Capt. Kris Robert said he thinks speckled trout act a lot like people when dealing with summertime heat: If they get hot, they go somewhere where they can cool down. And they prefer not to gorge themselves during the height of the heat of day.

That means early morning trips where cooler, deeper water and easily accessible bait are readily available. 

Robert, who fishes in and around Lake Pontchartrain and Lake Borgne with One Last Cast Charters in Slidell, said both the Highway 90 bridge and the L&N (CSX) Train Bridge in the Rigolets are two of his top trout-producing spots this month.

“Now we’re transitioning to deepwater stuff,” he said. “July and August are hot water months, so the trout will start moving to deeper passes where the fish can go back and forth depending on the current and how hot it gets.

“They have deep, cooler water with current and bait there, and they’ll feed, feed, feed.” 

A big key for success on the L&N Bridge is monitoring the tide, as well as being aware of the level of the West Pearl River — which is only about a mile away in the Rigolets. 

“Generally, you want a falling tide because everything gets sucked out of Lake Pontchartrain,” he said. “I’d like to see the West Pearl get down below 6 feet. At that point, the freshwater gets pushed back by all the saltwater.”

The train bridge is made up of multiple sections, but the east side of the northern two sections — which locals refer to as the Community Hole — get the bulk of trout anglers’ attention.

“Once you get to the northernmost main section of the bridge, then the water depth goes to 20 to 24 feet out to the midpoint,” he said. “Closer to the south side, it goes to 50, 60 and 70 feet of water. 

“So you want to position your boat in that 20- to 24-foot range. Back behind the boat, it will drop off to 30 to 40 feet of water. The fish are hanging out in deeper water, and that bait is getting swept off that ledge and the fish are coming up to ambush the bait in the current.”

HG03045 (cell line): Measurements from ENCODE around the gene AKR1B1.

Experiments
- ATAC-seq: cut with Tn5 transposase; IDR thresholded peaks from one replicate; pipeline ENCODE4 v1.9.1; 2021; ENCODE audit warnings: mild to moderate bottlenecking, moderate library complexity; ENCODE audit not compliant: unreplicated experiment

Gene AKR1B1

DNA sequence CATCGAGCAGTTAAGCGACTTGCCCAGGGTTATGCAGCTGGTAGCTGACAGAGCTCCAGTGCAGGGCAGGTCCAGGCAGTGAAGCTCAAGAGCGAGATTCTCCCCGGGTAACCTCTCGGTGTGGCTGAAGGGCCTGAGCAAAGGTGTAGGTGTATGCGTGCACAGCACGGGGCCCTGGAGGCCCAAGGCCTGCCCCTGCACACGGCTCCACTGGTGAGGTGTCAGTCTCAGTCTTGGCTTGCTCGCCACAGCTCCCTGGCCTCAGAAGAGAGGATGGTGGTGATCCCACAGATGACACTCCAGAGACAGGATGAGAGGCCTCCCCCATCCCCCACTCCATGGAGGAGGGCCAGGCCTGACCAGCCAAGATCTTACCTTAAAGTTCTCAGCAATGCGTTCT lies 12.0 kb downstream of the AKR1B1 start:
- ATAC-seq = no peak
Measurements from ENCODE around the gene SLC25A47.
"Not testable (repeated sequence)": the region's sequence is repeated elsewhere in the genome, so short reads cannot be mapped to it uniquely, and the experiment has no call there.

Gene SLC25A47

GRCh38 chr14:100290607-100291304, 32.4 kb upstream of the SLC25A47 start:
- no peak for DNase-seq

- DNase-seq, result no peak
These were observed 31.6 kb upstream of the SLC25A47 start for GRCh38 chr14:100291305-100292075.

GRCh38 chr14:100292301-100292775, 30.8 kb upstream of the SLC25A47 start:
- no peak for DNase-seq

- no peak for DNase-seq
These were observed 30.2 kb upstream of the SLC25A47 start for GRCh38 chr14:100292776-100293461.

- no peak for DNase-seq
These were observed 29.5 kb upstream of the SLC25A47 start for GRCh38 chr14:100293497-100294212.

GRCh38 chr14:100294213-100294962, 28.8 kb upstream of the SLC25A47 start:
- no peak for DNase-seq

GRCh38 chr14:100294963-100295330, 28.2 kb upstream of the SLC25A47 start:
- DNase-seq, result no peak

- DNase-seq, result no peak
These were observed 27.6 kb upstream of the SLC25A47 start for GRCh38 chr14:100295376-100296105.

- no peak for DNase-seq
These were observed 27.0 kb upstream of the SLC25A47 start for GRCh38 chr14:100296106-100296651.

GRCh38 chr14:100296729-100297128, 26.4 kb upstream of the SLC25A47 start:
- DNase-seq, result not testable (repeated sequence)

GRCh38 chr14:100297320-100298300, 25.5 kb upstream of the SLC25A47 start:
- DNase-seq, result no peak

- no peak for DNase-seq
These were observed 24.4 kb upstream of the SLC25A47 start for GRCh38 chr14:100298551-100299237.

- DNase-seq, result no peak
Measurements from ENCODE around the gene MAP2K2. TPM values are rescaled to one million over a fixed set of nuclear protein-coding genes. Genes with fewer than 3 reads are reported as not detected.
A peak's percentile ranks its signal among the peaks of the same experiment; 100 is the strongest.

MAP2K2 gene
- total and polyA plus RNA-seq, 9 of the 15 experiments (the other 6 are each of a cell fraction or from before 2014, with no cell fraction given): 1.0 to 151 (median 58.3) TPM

But if you plan on fishing the L&N, Robert said you better set your alarm clock and get there early, because space is definitely limited.

“If you wake up too late, you’ve already made your first mistake,” he said with a chuckle. “Get there early in the morning, start soaking those shrimp at daylight and get that chum slick going. Those fish will get on that ledge.”

Robert favors a drop-shot rig with live shrimp thrown behind his boat on the northeast side of the bridge at the Community Hole, and uses up to a 2-ounce bank sinker depending on the current.

“I’ve fished it when that tide is ripping through there,” he said. “If you can find that little section of bridge where the tide is not moving so hard, and you can get the bait down there, they’ll be down there waiting for it.”

Specks also will often bite on Carolina-rigged Matrix Shad once the drop-shot shrimp get them fired up, he said.

“Once they get going on that shrimp, then you get that reaction bite,” Robert said. “They’ll jump on it if it looks close enough.”

Robert said once the tide stops, you don’t necessarily have to abandon the area — a mistake he sees anglers make regularly. When the tide changes, you can fish straight down, or even roll the bait westward through the bridge for specks.

“Once it goes slack, we’ll shoot to the middle of the bridge real quick and fish there to catch drum and redfish, and when the tide starts trickling again, you can slide back to the north end and try to get those trout working again,” he said. “People think the bite is over and leave too soon once the tide starts to die. 

“In reality, the tide is just changing, and once it moves again, they’ll feed again. So hang out a little while.”

Capt. Kris Robert with One Last Cast Guide Service can be reached at 228-284-9502.